After taking a detailed history, each patient was thoroughly examined. To identify the causative agents, pus specimens were sampled from the tissues before commencing of antibiotic therapy. The extra-oral sites were prepared with 5% Betadine solution. The pus sample from these sites were aspirated with sterile disposable syringes (10 ml) and with disposable 18 gauze wide bore needles. After aspirating the specimen was immediately inoculated in sterile thyoglycollate media with Hemin and vitK, under special care the media along with specimen was transported to the department of microbiology, Maratha Mandal's Nethajirao G. Halgekar institute of dental sciences and research centre, Belgaum for further investigation.
Bacteriological examination was performed immediately as follows: for aerobic culture a portion of each specimen was incubated on Mac-Conkey and chocolate agar. (Mac-Conkey is a semiselective media). Colonies formed were lactose fermenting pink color (LF) and Non-lactose fermenting (NLF) pale color. After incubating at 37°C overnight on chocolate agar, they were observed for colony formation Holt JG et al. 1994. The colonies were identified by gram staining and biochemical tests. If no growth was observed after the first culture, subcultures from nutrient broth was made on Mac-Conkey agar, blood agar and looked for growth after overnight incubation. Aerobic and micro-aerophilic bacteria were identified by using conventional methods for 48 hrs., For anaerobic culture, the samples were inoculated and cultured on Kanamycin blood agar using gas pack, in the anaerobic jar for 48-72 hrs. The plates were observed for colony formation. The colonies were identified by gram staining morphology, hemolysis and biochemical tests. If no growth was observed after first culture, subculture was done from Thyogylcolate media with Hemin and vit K on plain blood agar, bile esculin agar and identified as mentioned above. For Facultative Anaerobes, the samples were inoculated in Dentaid agar, which is selective media for Actinomycetem comitans and incubated in Co2 jar for 48-72 hrs., Antibiotic sensitivity was done by Kirby-Bauer disk diffusion method. [Figure 1].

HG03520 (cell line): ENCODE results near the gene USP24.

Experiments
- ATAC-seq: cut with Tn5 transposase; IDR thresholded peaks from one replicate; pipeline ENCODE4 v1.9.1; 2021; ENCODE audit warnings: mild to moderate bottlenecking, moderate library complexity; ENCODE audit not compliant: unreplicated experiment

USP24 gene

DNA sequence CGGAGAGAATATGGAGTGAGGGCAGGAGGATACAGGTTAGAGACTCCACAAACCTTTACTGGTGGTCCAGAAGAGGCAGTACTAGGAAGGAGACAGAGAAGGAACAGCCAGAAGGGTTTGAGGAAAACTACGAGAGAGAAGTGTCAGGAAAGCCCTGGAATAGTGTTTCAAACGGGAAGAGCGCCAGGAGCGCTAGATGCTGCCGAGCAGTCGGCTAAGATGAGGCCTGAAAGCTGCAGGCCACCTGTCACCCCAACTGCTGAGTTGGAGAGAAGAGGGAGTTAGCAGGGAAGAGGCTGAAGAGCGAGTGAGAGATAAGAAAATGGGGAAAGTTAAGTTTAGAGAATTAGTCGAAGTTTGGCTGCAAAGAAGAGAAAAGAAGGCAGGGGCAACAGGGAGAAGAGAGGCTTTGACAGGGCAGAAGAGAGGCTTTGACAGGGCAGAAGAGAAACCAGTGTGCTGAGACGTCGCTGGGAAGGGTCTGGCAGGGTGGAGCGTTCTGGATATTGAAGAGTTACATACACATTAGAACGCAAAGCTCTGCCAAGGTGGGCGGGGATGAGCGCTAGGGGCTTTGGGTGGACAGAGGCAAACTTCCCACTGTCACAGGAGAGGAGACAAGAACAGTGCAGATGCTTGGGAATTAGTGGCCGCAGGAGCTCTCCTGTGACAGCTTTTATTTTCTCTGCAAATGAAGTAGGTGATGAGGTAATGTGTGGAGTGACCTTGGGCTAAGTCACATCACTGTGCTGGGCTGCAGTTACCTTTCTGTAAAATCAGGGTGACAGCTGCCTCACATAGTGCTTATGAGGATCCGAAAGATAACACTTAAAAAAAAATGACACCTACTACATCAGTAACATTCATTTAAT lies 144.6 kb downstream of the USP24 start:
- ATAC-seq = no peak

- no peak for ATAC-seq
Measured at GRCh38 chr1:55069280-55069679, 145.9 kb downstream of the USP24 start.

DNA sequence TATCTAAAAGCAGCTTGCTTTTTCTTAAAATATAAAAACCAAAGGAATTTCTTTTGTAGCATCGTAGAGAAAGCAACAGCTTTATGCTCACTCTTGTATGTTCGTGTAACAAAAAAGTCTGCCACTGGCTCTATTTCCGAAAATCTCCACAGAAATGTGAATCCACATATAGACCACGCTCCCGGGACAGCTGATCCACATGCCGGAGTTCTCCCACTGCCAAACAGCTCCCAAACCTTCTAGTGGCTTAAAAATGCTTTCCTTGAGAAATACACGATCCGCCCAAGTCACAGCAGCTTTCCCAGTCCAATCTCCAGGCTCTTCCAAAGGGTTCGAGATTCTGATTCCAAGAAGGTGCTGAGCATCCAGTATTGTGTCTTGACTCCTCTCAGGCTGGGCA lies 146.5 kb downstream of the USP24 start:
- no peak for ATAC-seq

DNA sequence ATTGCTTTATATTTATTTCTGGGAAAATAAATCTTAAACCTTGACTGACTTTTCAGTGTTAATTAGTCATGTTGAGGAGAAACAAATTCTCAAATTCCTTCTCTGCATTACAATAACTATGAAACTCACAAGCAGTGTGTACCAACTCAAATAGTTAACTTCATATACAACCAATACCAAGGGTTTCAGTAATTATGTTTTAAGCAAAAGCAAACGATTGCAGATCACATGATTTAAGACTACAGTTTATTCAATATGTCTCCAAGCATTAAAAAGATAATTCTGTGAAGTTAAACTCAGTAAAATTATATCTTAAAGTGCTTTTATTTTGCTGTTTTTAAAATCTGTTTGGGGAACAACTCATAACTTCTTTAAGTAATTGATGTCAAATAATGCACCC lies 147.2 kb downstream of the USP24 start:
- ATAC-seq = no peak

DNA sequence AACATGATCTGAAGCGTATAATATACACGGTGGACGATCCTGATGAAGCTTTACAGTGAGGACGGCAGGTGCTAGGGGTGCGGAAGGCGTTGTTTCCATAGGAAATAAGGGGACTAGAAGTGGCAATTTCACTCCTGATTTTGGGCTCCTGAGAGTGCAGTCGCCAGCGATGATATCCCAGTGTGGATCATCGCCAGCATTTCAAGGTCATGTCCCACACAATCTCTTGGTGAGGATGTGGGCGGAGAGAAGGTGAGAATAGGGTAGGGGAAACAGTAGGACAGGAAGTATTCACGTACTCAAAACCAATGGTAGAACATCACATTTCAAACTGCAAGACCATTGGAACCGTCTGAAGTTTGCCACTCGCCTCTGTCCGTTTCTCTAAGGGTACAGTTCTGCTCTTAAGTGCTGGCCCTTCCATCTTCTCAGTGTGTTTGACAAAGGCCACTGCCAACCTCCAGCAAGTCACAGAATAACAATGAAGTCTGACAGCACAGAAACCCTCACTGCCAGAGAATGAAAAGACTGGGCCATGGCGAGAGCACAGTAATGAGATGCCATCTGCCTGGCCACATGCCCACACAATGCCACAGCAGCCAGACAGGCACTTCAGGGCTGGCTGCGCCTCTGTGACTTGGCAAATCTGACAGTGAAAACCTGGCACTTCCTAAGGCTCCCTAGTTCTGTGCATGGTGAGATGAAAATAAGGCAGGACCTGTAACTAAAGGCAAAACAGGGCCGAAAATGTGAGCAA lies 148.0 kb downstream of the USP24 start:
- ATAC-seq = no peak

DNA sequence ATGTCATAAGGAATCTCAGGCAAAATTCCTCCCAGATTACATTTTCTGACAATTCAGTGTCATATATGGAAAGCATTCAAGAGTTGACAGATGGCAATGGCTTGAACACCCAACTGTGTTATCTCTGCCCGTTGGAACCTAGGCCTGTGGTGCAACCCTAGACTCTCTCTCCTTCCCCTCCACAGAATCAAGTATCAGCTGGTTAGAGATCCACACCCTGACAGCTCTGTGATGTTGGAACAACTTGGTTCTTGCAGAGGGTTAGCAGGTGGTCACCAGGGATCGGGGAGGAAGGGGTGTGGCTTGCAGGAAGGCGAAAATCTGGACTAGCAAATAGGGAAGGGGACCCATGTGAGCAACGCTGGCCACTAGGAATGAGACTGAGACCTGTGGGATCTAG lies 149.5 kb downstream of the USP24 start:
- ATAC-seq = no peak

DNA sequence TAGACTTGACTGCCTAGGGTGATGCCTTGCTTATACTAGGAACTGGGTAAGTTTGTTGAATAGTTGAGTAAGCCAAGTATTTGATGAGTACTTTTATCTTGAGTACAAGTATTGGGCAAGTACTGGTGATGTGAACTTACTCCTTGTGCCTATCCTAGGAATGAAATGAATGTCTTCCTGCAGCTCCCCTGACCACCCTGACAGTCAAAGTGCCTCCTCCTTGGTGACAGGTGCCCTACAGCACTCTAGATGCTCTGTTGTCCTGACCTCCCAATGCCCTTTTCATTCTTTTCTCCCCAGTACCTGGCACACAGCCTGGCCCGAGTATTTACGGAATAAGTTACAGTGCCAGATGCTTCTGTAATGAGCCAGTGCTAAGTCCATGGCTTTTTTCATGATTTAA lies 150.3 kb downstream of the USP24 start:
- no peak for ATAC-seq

|Figure 1: Armamentarium for Culture and Sensitivity Test. (a) Transport media: Thyogylcolate media with hemin & vit k. (b) Inoculation loop. (c) Bunsen burner. (d) Mac-conkey Agar for Aerobic Culture. (e) Blood Agar for Anaerobic Culture. (f) Anaerobic jar (g) Incubator|
Click here to view